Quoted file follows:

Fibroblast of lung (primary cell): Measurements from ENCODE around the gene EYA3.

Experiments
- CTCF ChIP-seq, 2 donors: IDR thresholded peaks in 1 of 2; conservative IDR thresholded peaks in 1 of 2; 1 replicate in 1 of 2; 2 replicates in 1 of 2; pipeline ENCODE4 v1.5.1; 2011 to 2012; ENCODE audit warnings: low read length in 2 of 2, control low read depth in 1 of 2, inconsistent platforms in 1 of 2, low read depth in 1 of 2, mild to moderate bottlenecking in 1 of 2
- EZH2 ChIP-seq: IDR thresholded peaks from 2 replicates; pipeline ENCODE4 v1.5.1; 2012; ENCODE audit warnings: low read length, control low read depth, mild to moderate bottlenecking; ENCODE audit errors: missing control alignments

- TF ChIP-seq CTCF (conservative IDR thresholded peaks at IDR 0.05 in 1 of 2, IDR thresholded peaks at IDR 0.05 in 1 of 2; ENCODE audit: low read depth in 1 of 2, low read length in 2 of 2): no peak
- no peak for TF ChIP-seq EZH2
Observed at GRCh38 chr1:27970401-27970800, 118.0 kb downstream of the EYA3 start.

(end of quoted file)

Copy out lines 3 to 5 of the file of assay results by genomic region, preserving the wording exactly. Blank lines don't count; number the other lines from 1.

- CTCF ChIP-seq, 2 donors: IDR thresholded peaks in 1 of 2; conservative IDR thresholded peaks in 1 of 2; 1 replicate in 1 of 2; 2 replicates in 1 of 2; pipeline ENCODE4 v1.5.1; 2011 to 2012; ENCODE audit warnings: low read length in 2 of 2, control low read depth in 1 of 2, inconsistent platforms in 1 of 2, low read depth in 1 of 2, mild to moderate bottlenecking in 1 of 2
- EZH2 ChIP-seq: IDR thresholded peaks from 2 replicates; pipeline ENCODE4 v1.5.1; 2012; ENCODE audit warnings: low read length, control low read depth, mild to moderate bottlenecking; ENCODE audit errors: missing control alignments

- TF ChIP-seq CTCF (conservative IDR thresholded peaks at IDR 0.05 in 1 of 2, IDR thresholded peaks at IDR 0.05 in 1 of 2; ENCODE audit: low read depth in 1 of 2, low read length in 2 of 2): no peak